From the opening glissandos of Britten's opera, we know this is not Mendelssohn's A Midsummer Night's Dream. Where the Mendelssohn / Balanchine ballet is romantic, dreamy and reminiscent of an illustrated fairytale, Britten's opera borders on the nightmarish and eerie. Boston Lyric Opera's production highlights the disorienting, ominous and chilling aspects, leading us (quite willingly) ever deeper into the woods. While we are rewarded with a comical, operatic send-up at the end, we can't help but hope that the fairies of Athens are not inclined to visit our own gardens. Like a recurring dream that hits a nerve and leaves us wondering, Britten's Dream gives the audience much to think about long after the lights come up.

© Erik Jacobs for Boston Lyric Opera, 2011
© Erik Jacobs for Boston Lyric Opera, 2011

The libretto is adapted from Shakespeare by Britten and Peter Pears. It's sung in English, with language that closely follows the play. The tone is set by a choir of fairy children whose sweet voices have an unsettling quality. They are quickly followed by their king and queen, Oberon and Tytania, who are quarreling over a changeling boy. Tytania has claimed him for her own (he is the orphaned son of one of her followers), while Oberon desires him as a “henchman.” They part and Oberon hatches a plan with Puck involving a blossom that causes both mortals and fairies to fall in love with the next creature they see. Into this drama, Lysander and Hermia stumble. They are fleeing Athens and Hermia's father who is forcing her to marry Demetrius. Demetrius, in turn, has followed her into the woods, shunning his previous love, Helena. Not to be left out, Helena follows Demetrius. Oberon observes Demetrius and Helena and sends Puck to use the magical blossom on Demetrius before going to Tytania. Puck instead finds Lysander, who wakes to see Helena. Lysander is now in love with Helena, Demetrius is still in love with Hermia. Both women are confused and unhappy. As the four lovers dash off, a group of (very) amateur actors arrives to rehearse Pyramus and Thisbe, which they plan to perform for Theseus and Hippolyta at their wedding. During their rehearsal, Puck, who has already visited Tytania in her sleep, changes Nick Bottom (the rustic playing Pyramus) into a half-donkey. Bottom's singing/braying wakes Tytania, who falls in love with him. Pleased with their work, Oberon sends Puck to straighten out the Helena/Hermia confusion. Conjuring a mist, he lulls all four to sleep and sets them up for a pleasant awakening with their respective loves. Tytania's awakening is not as pleasant, as Oberon has lifted the spell and she sees what manner of beast she's fallen in love with. The two reconcile. The rustics perform their play for Theseus and Hippolyta. Everyone is married and goes off to sleep and dream.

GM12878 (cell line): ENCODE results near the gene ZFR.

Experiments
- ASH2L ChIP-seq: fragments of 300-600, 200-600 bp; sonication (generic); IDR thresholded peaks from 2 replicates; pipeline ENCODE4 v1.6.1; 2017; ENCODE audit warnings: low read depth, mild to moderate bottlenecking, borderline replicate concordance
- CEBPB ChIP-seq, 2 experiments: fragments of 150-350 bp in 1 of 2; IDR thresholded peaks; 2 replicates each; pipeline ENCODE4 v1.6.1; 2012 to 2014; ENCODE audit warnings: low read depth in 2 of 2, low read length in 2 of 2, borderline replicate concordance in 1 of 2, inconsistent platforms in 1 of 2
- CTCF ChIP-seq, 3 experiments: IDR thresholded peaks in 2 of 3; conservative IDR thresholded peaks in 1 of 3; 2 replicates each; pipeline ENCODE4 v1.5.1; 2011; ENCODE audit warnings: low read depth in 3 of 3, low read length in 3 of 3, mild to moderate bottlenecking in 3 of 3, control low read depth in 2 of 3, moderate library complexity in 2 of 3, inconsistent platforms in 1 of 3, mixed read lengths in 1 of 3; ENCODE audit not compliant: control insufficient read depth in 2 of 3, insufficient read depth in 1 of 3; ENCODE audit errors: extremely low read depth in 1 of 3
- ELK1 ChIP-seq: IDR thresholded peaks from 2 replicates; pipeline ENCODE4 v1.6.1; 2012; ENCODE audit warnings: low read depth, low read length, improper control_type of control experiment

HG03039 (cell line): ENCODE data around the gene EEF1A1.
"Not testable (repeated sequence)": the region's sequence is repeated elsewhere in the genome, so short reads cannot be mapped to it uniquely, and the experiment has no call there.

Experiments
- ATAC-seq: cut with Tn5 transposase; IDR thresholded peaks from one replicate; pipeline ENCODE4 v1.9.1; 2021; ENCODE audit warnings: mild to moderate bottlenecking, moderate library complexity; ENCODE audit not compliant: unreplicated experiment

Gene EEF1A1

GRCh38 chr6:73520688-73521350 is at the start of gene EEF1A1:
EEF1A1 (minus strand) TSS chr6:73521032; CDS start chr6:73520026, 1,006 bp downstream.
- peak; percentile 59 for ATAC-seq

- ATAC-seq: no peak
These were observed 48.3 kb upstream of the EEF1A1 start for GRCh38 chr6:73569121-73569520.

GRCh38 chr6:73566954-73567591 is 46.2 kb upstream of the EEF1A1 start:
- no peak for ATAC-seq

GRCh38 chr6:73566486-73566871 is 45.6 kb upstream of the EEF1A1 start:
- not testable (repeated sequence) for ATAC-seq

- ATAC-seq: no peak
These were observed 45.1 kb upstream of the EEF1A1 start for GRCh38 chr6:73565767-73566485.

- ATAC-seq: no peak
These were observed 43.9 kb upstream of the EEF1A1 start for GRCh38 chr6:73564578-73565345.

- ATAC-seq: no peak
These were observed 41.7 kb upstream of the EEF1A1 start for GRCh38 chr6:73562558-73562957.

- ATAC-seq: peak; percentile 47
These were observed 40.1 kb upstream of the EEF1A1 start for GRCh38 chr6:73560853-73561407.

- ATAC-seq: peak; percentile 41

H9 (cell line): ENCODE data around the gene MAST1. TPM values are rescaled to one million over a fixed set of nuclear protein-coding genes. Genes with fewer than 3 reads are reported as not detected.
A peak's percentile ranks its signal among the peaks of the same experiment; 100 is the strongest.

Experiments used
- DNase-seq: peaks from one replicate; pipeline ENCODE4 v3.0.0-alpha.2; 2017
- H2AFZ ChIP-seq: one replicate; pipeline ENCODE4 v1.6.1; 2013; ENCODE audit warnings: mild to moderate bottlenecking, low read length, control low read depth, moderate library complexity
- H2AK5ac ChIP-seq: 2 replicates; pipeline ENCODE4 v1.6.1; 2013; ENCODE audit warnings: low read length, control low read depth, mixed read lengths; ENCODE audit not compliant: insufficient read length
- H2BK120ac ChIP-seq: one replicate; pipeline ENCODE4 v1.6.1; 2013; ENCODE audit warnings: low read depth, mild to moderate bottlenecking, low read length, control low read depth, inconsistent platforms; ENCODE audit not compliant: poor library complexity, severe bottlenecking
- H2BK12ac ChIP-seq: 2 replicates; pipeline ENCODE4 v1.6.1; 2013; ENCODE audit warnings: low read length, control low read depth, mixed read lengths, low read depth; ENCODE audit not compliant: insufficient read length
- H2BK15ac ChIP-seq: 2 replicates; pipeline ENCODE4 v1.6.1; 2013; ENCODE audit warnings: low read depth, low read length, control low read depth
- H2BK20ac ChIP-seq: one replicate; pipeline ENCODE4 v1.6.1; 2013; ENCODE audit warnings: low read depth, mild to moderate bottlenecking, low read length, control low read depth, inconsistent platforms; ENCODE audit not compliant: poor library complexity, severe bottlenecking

Before the performance began, my friend asked what a countertenor (Oberon) is. I explained the high vocal range and told her that when I play recordings at home, my husband doesn't believe it's a man singing. Neither of us imagined King Oberon with a high voice, but when he sings it is hard to imagine him sounding any other way. He's ethereally well-matched to his coloratura Queen, Tytania. Bright yet chilling child fairies complete the realm.

My puzzling mind had much to sort out in the imagery of the set. Part Victorian, part surrealist, it was never the same twice. Once I remembered that it is a dream, I enjoyed watching the world of mortals and immortals shift and transform. The creative team of John Conklin (sets), Kaye Voyce (costumes), Robert Wierzel (lights) and director Tazewell Thompson created a mix of visuals that wove in and out of realms and dreams, perfect for the atmospheric score.

The rustics' performance of Pyramus and Thisbe brought the audience out of its collective, hypnotic state with many laugh-out-loud moments. A play on a play, it is full of physical comedy and what is presented as unintentional humor. Met regular Susanna Phillips was a comic Helena to Matthew Worth's Demetrius. John Gaston made his BLO debut as the countertenor Oberon. Andrew Shore was delightful as Bottom and the splendid fairy children came from PALS Children's Chorus. At the end of the night we are left with the sweetness of love and the purity of the voice – and the understanding that everything will change again in the twinkling of an eye.